Medical Tourism: The American Invasion

Published: Monday, May 14, 2007
Americans have always traveled abroad for business and pleasure, seeking out exotic locales that offer excitement or financial opportunities that are not available back home. Now, we can add something else to the list of things Americans go abroad in search of: top-notch medical care. In recent years, the number of so-called “medical tourists” traveling overseas in order to seek medical care has steadily increased. Forced by skyrocketing US medical costs to turn to foreign hospitals and physicians, many Americans are booking trips to distant lands, attracted by the prospect of affordable operations and treatment ranging from cosmetic surgery to orthopedic procedures.

In 2006, an estimated 150,000 American patients traveled to countries like Costa Rica, Malaysia, and Argentina—with Thailand and India being the most popular destinations—in search of affordable medical care. That number is expected to increase as care here in America becomes more expensive and more people become aware of cheaper and comparable overseas alternatives. According to David Hancock, author of The Complete Medical Tourist, “Americans are expected to help turn global medical tourism into a $40 billion-a-year industry by 2010.”

Richard Wade, vice president of strategic communications for the American Hospital Association (AHA), says that Americans’ perceptions of who engages in medical tourism have changed over the years. In the past, the view was that Americans didn’t need to do such things, that the only medical tourists were the foreign patients who came to the US to receive treatment at our world-renowned hospitals. “They often looked like real medical tourists who’d come to New York, Baltimore, or Boston, have the care they needed done, and then go sightseeing or shopping,” Wade says.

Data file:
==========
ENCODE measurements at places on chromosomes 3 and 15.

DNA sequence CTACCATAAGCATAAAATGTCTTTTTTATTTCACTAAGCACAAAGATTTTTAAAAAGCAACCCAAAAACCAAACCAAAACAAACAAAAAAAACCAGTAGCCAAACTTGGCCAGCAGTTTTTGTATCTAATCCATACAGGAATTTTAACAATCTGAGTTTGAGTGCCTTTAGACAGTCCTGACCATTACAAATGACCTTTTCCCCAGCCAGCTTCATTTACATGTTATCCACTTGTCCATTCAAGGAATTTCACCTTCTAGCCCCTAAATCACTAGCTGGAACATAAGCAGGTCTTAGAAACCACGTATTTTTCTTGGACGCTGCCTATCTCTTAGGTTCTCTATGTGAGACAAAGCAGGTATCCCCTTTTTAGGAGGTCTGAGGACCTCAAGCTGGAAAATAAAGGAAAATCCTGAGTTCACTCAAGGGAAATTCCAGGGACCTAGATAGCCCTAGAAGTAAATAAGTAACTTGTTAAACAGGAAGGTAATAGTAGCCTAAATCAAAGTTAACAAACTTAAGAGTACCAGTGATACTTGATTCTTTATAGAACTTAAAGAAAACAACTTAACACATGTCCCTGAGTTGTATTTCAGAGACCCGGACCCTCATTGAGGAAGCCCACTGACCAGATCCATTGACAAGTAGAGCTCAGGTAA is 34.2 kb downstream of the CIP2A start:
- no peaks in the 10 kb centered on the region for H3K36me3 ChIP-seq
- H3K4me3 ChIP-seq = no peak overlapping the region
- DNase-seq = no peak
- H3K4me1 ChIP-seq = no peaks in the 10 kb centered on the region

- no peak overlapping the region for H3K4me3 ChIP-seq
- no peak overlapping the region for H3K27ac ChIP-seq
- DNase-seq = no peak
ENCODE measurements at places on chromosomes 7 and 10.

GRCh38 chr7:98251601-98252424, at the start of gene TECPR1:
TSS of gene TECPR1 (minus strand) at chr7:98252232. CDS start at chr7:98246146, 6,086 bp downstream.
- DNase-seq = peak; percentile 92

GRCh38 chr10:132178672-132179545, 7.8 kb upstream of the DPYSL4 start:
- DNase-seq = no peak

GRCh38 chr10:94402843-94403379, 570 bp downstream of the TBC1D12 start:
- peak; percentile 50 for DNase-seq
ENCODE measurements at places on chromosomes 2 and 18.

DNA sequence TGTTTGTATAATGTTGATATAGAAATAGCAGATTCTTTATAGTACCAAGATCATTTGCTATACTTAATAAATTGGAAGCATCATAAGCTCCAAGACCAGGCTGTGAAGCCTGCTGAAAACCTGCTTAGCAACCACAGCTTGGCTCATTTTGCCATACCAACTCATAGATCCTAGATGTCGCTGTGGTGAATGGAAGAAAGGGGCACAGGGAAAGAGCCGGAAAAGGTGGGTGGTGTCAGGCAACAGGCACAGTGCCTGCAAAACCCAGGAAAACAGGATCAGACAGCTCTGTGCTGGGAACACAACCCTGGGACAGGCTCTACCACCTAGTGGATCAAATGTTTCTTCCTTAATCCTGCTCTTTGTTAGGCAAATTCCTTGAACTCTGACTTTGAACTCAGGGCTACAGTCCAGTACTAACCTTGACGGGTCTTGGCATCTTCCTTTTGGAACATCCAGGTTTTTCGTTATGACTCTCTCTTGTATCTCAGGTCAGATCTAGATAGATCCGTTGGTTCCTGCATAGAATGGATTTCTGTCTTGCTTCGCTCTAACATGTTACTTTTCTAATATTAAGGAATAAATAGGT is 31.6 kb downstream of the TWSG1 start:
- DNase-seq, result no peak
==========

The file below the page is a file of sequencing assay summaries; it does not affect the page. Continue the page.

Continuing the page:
The Good, the Bad, the Worst

Some foreign hospitals have begun to implement some of the latest healthcare information technology and recruit highly talented physicians (many of whom trained in the US), moves that have improved the level of care delivered at these institutions and raised the profile of medical tourism. Although these changes have made some foreign hospitals comparable to many US-based ones, it is still important for patients who are contemplating traveling overseas to seek medical care to thoroughly evaluate all benefits and potential risks.

For many patients, the most attractive aspect of medical tourism is the extremely low cost of care offered overseas—a 20–80% difference compared to the cost of many US procedures. This is a big deal, especially for the estimated 46 million Americans without health insurance who are unable to afford quality care. Imagine for example that you don’t have health insurance and you need a hip replacement, which costs approximately $40,000 in the US, but only $5,800 in India— would you choose to go abroad in order to save tens of thousands of dollars? Patients who have answered “yes” to that question and traveled abroad for a medical procedure have often reported receiving excellent care from qualified physicians and found better nurse-to-patient ratios and physician-to-patient ratios in many foreign hospitals that cater to medical tourists.

Access to and availability of care are also factors driving this phenomenon. Medical procedures and treatments that have not obtained FDA (Food and Drug Administration) approval are often available elsewhere. Given these benefits, are patients still putting themselves at risk when they seek treatment outside the US? MDNG editorial board member Jonathan Bertman, MD, says “I tell my patients that it’s risky,” when they ask about overseas healthcare. “It’s not like they’re risking losing a little bit of money—they’re risking their life. The question is, how important is it to them?”

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